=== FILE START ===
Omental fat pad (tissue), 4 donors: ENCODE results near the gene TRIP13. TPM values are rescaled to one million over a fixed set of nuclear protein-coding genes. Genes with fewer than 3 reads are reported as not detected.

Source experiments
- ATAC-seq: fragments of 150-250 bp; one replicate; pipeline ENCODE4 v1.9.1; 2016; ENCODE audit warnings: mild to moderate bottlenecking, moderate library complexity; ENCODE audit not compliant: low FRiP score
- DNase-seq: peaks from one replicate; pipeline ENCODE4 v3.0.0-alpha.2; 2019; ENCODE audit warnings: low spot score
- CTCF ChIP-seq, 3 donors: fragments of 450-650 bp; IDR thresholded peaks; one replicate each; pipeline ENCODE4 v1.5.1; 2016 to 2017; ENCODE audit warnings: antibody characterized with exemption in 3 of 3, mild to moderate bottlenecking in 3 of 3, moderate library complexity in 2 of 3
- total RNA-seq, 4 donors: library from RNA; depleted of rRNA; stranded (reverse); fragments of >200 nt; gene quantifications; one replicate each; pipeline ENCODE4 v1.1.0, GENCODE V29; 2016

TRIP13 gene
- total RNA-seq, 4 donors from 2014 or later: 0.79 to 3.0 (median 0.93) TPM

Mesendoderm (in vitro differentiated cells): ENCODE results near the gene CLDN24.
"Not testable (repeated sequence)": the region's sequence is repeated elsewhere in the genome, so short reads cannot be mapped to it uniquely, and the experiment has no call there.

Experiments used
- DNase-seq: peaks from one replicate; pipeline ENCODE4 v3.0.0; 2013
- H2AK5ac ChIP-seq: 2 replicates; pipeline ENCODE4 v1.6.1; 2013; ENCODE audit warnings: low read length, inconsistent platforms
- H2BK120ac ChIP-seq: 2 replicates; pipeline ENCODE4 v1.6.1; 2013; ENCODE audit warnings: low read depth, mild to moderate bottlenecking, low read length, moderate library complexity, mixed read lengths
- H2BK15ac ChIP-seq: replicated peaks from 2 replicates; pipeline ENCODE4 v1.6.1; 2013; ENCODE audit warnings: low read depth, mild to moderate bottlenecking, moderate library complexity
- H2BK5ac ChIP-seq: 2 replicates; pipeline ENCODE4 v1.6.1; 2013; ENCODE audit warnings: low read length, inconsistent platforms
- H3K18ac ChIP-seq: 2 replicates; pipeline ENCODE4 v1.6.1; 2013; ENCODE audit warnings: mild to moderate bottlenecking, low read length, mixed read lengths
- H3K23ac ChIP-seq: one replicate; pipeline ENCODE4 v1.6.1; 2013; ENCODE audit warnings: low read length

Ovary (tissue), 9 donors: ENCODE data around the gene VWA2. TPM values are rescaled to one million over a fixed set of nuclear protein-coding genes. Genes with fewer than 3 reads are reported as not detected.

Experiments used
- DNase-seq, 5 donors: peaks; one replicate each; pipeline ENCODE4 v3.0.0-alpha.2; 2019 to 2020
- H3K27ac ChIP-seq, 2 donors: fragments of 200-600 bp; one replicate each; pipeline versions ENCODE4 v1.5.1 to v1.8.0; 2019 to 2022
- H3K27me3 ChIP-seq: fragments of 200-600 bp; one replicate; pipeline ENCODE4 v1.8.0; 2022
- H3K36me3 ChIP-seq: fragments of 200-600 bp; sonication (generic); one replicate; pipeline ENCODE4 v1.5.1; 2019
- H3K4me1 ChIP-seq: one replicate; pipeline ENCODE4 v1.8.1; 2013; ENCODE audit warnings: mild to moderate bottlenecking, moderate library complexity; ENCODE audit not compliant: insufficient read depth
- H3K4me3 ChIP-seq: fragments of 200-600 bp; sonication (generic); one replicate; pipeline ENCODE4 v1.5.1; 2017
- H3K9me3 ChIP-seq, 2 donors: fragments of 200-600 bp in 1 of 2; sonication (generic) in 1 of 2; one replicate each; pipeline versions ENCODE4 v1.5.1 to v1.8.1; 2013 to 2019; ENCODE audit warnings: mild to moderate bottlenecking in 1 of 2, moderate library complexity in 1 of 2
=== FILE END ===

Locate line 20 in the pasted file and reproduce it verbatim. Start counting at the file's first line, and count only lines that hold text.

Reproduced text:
Experiments used